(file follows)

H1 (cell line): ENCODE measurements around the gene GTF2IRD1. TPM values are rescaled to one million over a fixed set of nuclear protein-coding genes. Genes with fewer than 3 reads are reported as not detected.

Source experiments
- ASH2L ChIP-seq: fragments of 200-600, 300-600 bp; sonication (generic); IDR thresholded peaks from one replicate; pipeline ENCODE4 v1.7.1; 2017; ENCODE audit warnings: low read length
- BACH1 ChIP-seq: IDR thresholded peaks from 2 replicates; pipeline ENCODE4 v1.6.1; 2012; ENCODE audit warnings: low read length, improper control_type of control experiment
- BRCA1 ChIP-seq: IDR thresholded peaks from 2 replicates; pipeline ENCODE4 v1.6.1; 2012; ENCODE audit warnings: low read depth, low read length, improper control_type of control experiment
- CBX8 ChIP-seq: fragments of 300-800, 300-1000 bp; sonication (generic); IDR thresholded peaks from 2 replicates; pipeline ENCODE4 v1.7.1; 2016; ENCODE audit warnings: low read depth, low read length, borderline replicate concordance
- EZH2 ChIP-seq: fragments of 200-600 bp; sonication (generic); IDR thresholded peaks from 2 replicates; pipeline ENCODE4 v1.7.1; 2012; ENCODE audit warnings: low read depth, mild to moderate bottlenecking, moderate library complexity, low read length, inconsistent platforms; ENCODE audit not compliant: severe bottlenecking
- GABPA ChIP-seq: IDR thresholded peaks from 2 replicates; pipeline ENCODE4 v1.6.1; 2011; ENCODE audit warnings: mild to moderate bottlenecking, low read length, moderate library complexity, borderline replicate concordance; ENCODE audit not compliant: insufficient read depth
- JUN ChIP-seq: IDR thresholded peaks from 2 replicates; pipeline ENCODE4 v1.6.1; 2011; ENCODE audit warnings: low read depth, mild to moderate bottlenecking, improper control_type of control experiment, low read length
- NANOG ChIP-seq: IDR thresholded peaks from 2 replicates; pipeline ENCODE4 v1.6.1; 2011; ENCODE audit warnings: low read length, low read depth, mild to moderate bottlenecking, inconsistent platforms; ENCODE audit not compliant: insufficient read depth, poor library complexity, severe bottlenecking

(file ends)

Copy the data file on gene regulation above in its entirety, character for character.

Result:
H1 (cell line): ENCODE measurements around the gene GTF2IRD1. TPM values are rescaled to one million over a fixed set of nuclear protein-coding genes. Genes with fewer than 3 reads are reported as not detected.

Source experiments
- ASH2L ChIP-seq: fragments of 200-600, 300-600 bp; sonication (generic); IDR thresholded peaks from one replicate; pipeline ENCODE4 v1.7.1; 2017; ENCODE audit warnings: low read length
- BACH1 ChIP-seq: IDR thresholded peaks from 2 replicates; pipeline ENCODE4 v1.6.1; 2012; ENCODE audit warnings: low read length, improper control_type of control experiment
- BRCA1 ChIP-seq: IDR thresholded peaks from 2 replicates; pipeline ENCODE4 v1.6.1; 2012; ENCODE audit warnings: low read depth, low read length, improper control_type of control experiment
- CBX8 ChIP-seq: fragments of 300-800, 300-1000 bp; sonication (generic); IDR thresholded peaks from 2 replicates; pipeline ENCODE4 v1.7.1; 2016; ENCODE audit warnings: low read depth, low read length, borderline replicate concordance
- EZH2 ChIP-seq: fragments of 200-600 bp; sonication (generic); IDR thresholded peaks from 2 replicates; pipeline ENCODE4 v1.7.1; 2012; ENCODE audit warnings: low read depth, mild to moderate bottlenecking, moderate library complexity, low read length, inconsistent platforms; ENCODE audit not compliant: severe bottlenecking
- GABPA ChIP-seq: IDR thresholded peaks from 2 replicates; pipeline ENCODE4 v1.6.1; 2011; ENCODE audit warnings: mild to moderate bottlenecking, low read length, moderate library complexity, borderline replicate concordance; ENCODE audit not compliant: insufficient read depth
- JUN ChIP-seq: IDR thresholded peaks from 2 replicates; pipeline ENCODE4 v1.6.1; 2011; ENCODE audit warnings: low read depth, mild to moderate bottlenecking, improper control_type of control experiment, low read length
- NANOG ChIP-seq: IDR thresholded peaks from 2 replicates; pipeline ENCODE4 v1.6.1; 2011; ENCODE audit warnings: low read length, low read depth, mild to moderate bottlenecking, inconsistent platforms; ENCODE audit not compliant: insufficient read depth, poor library complexity, severe bottlenecking